Is there still room in the inn?
For several weeks, and especially during these holidays, I can't get the children out of my mind and heart.
I mean the children who have been in the news, who are waiting, walking for untold days and miles with their parents, wondering if and when and where they will find a home. Almost any home, a place they can rest, sleep, eat and feel safe. Refugees and immigrants, seeking safety and a future for their families.
To me, most all these children are beautiful, even those with eyes wide open with uncertainty, those who are crying or lost. I would love to hold each of them and reassure them that things are going to be all right. But I do not know that.
I do know that what I should do is to help any way I can to provide food, shelter and medicine for these people, a little reassurance against the coldness and sadness in their world.
The other day, carrying the children in my heart, I made my way to the post office to buy Christmas stamps. As I stood in line surveying the colorful array of holiday stamps, my eyes were drawn immediately to one depicting the holy family's flight into Egypt. Its theme, old and traditional, seemed so pertinent to today's world.
Maybe you know this stamp, the twilight sky and the incredibly bright star a backdrop for the dark figures of Joseph walking across the desert, leading a donkey on which Mary and the babe are riding.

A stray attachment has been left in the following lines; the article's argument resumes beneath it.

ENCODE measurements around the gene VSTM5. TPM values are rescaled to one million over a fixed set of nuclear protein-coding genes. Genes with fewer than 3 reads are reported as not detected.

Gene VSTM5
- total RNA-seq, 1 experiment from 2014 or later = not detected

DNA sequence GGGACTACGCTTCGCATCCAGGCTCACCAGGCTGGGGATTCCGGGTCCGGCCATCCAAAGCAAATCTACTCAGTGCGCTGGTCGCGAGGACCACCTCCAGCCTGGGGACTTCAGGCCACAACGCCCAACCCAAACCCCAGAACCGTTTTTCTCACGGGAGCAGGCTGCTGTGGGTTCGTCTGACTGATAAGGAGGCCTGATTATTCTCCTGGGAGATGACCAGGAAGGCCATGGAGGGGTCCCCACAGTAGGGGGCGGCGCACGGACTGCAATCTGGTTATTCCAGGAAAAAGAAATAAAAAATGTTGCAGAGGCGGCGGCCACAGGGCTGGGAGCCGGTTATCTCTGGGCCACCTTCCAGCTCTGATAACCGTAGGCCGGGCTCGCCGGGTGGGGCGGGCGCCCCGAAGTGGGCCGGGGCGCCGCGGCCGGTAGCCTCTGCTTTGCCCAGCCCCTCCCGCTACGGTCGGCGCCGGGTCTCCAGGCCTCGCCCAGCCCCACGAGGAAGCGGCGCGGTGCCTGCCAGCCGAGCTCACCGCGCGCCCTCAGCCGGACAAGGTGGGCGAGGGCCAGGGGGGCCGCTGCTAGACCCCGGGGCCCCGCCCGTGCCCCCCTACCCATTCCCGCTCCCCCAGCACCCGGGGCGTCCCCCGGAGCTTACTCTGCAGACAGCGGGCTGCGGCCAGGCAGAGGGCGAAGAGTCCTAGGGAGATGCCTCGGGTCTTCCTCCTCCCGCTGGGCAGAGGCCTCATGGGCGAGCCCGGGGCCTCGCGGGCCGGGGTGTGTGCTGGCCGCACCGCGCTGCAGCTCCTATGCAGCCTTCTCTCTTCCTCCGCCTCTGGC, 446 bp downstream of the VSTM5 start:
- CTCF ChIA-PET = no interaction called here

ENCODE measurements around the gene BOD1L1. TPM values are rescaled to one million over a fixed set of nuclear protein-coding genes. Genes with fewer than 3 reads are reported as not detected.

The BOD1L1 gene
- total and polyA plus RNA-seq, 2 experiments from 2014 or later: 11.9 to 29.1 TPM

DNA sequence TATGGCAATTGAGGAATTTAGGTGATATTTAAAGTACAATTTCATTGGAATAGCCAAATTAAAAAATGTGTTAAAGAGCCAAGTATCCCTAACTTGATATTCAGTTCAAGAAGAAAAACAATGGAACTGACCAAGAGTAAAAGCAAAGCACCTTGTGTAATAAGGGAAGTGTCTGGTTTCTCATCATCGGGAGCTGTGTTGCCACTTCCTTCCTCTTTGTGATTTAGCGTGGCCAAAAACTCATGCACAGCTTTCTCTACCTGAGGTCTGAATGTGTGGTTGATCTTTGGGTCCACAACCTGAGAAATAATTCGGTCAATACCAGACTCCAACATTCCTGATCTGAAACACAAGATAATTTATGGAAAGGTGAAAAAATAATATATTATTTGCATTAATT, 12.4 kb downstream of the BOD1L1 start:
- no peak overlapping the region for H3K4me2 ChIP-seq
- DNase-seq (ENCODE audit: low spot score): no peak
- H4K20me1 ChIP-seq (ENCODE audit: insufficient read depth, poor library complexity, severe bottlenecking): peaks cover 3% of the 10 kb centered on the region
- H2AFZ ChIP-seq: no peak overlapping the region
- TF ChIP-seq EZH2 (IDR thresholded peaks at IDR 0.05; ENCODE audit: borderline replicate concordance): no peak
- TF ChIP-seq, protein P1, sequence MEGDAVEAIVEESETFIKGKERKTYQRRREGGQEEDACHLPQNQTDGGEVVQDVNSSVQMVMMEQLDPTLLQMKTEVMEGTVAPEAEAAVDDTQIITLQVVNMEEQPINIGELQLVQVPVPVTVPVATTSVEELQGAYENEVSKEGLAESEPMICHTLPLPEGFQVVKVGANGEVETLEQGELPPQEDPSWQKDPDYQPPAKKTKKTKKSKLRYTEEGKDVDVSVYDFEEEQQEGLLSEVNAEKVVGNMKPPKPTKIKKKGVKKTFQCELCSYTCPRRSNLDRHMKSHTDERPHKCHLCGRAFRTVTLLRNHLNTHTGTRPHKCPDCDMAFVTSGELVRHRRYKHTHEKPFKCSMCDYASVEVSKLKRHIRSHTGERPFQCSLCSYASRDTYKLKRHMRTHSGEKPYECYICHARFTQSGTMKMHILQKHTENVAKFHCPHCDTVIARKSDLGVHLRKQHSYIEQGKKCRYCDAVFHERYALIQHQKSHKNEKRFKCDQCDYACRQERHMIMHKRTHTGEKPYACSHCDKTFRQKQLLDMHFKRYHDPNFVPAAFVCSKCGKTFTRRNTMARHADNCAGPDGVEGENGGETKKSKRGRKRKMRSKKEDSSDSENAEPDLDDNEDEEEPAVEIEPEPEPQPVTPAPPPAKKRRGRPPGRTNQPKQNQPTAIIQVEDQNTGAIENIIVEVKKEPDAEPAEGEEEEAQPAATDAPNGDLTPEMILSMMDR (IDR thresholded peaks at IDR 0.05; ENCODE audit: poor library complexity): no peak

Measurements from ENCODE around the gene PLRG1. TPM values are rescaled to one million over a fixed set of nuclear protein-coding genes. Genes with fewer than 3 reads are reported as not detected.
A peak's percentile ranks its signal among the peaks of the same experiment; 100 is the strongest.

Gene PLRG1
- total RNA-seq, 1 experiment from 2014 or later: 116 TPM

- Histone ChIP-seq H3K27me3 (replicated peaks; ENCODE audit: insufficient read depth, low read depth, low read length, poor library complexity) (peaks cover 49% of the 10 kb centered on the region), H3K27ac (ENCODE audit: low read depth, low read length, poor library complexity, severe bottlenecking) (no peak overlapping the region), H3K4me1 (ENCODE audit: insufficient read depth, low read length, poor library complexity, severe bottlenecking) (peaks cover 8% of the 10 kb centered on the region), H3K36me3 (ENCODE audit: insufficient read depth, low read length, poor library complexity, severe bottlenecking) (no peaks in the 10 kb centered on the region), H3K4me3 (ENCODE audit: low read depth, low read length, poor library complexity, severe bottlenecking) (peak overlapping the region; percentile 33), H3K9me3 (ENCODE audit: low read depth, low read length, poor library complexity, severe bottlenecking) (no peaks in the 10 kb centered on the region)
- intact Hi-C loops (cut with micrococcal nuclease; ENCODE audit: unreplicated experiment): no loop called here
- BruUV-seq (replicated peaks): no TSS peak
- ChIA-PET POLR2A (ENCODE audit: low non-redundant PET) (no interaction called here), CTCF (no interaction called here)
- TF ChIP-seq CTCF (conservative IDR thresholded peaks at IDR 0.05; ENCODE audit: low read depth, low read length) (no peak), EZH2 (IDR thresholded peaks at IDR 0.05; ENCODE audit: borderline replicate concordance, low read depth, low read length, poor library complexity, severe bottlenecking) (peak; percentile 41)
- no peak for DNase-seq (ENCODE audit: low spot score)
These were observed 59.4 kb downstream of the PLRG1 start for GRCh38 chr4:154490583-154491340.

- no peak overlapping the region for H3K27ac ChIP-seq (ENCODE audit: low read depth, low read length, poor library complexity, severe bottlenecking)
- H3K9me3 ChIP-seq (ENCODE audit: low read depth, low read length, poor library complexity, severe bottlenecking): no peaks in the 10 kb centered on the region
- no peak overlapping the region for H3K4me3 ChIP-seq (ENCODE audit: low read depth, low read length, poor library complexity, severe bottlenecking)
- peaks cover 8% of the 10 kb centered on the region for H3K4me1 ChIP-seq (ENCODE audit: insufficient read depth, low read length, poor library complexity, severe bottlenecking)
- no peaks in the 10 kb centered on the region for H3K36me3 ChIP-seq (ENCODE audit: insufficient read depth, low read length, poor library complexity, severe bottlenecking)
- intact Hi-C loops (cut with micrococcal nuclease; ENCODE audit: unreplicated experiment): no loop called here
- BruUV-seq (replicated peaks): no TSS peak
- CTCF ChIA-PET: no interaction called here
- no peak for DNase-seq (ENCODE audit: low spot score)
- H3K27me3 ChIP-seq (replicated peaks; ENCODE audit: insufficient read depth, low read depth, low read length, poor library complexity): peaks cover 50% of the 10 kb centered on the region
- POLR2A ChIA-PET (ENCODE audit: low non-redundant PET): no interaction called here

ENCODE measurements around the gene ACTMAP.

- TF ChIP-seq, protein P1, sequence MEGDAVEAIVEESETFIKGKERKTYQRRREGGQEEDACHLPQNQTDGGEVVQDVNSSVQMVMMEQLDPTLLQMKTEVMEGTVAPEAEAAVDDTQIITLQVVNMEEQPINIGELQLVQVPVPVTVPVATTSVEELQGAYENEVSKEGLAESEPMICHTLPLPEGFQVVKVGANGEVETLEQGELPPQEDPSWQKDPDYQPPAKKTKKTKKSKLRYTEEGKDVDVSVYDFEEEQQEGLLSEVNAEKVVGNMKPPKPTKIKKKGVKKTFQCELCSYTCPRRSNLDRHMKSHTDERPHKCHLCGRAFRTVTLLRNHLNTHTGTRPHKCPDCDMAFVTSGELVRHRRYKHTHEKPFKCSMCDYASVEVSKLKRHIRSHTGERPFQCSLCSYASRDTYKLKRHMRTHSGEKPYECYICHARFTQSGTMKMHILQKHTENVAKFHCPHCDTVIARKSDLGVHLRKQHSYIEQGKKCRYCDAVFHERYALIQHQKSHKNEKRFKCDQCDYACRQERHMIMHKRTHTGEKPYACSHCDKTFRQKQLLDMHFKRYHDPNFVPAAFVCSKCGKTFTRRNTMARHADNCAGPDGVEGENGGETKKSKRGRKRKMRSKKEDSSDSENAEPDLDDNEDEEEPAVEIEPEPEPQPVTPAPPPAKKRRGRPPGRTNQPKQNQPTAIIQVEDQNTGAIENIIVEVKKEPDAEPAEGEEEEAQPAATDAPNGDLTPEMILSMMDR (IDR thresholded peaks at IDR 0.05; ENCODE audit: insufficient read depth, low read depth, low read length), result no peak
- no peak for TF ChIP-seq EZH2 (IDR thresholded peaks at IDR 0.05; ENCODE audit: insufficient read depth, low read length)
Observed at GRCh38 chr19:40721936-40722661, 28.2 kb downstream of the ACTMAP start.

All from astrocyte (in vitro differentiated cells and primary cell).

According to the Nativity story, the little holy family is alone. Possibly they could travel only at night, fleeing from jealous King Herod to Egypt, somewhere safer than Bethlehem where they had gone to be counted in the census ordered by Rome.
Most of us know the story. The holy family was of poor or modest means. Mary had to give birth to her child in an humble stable, among farm animals. She laid the babe in a rough manger, he who would be called Savior, Son of God and Prince of Peace. The supporting cast of shepherds, angels and wise men hovered in wonder.
I could not help but make comparison to the refugees in the world today, fleeing war, oppression and poverty, walking mile upon mile, night and day, towards uncertainty, hoping for safety and help.
Sadly, some of these desperate people are now suspect, despised or feared because of their religion or background. There are too many; barricades have been erected and desperate people have died.
UNICEF, Doctors without Borders and the office of the UN High Commissioner for Refugees, among others, are being stretched beyond capacity to provide shelter, food and medical assistance to these people. We in our land of abundance are being asked to open our gates and our hearts to receive a relatively small number of these refugees. Will they find room in the inn?